Letters to the Editor

Employers, schools must end skills gap

Talk to employers and university leaders about the state of talent in South Florida, and you quickly learn there is a disconnect.

Employers complain about a talent shortage, while academic institutions see graduates unable to find local jobs. Both sides agree on one thing: They are frustrated.

Employers report difficulty filling jobs because of a “skills gap” and often settle for candidates they feel forced to invest in with often costly on-the-job training. But what are some of those skills?

Academic institutions are graduating highly trained students in record numbers, yet they’re leaving South Florida for high-paying jobs. Why?

Those were some of the questions posed during a panel discussion hosted by the Greater Miami Chamber of Commerce with some of the region’s largest employers and leading academic institutions.

Human-resource professionals from Baptist Health South Florida, Citrix, Mercantil CommerceBank and Ryder System shared their challenges in hiring local talent, explaining the skills gap their industries are facing, while academic representatives from Florida International University, Miami Dade College, St. Thomas University, Year Up and University of Miami listened and shared how they are preparing students for today’s workforce.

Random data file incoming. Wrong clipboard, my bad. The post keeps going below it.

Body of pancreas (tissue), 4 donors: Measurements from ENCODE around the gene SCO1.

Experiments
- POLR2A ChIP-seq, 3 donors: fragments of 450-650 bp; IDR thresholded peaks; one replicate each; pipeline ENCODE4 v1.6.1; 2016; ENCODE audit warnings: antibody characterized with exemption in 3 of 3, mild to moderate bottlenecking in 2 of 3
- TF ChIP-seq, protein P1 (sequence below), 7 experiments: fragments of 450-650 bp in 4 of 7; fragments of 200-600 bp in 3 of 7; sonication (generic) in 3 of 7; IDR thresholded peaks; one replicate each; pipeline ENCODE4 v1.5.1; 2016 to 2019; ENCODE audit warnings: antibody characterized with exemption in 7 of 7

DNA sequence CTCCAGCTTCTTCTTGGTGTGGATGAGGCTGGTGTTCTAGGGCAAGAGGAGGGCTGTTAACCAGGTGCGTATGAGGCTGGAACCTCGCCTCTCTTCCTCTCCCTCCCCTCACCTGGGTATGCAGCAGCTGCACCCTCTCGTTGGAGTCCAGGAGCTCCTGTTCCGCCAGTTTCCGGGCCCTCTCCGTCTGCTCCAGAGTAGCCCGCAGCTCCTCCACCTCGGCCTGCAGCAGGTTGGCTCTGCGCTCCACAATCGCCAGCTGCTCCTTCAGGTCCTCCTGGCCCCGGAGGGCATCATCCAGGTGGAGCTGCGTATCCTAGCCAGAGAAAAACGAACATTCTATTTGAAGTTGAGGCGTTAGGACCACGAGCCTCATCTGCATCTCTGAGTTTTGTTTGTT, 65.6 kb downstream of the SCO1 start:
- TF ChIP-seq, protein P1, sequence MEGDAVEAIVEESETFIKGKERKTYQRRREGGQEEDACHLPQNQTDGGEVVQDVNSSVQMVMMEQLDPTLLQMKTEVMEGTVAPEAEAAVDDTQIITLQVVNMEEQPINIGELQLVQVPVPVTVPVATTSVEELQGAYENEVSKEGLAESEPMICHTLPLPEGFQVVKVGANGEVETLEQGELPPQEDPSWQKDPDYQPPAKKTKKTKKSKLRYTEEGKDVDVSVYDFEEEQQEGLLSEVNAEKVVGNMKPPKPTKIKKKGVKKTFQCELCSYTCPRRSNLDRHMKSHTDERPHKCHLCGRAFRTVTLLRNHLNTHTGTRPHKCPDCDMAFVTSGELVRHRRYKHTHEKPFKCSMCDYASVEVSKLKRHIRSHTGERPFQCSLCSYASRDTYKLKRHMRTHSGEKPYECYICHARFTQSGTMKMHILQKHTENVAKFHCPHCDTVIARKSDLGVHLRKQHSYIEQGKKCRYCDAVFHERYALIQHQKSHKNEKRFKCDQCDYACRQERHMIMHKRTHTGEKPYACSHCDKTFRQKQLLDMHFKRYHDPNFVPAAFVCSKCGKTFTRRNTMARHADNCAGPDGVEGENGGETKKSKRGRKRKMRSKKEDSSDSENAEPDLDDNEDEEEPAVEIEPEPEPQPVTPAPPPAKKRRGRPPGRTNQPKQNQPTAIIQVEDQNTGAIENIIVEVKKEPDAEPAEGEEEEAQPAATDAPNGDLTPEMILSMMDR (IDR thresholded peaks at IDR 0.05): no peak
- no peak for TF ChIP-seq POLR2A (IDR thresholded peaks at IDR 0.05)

A direct link between industry and academia points to key factors in preparing and recruiting students for the workforce: well-paying and fulfilling internships; partnerships between industries and universities; and teaching soft skills, such as creative problem-solving, critical thinking, ethical reasoning, negotiation, punctuality, and presentation.

The solution lies in identifying opportunities for better alignment between employers and students. In the current talent-driven economy, it is up to educational institutions and employers to bridge that gap.

Ralph MacNamara,

director of client services,

Kaufman Rossin, Miami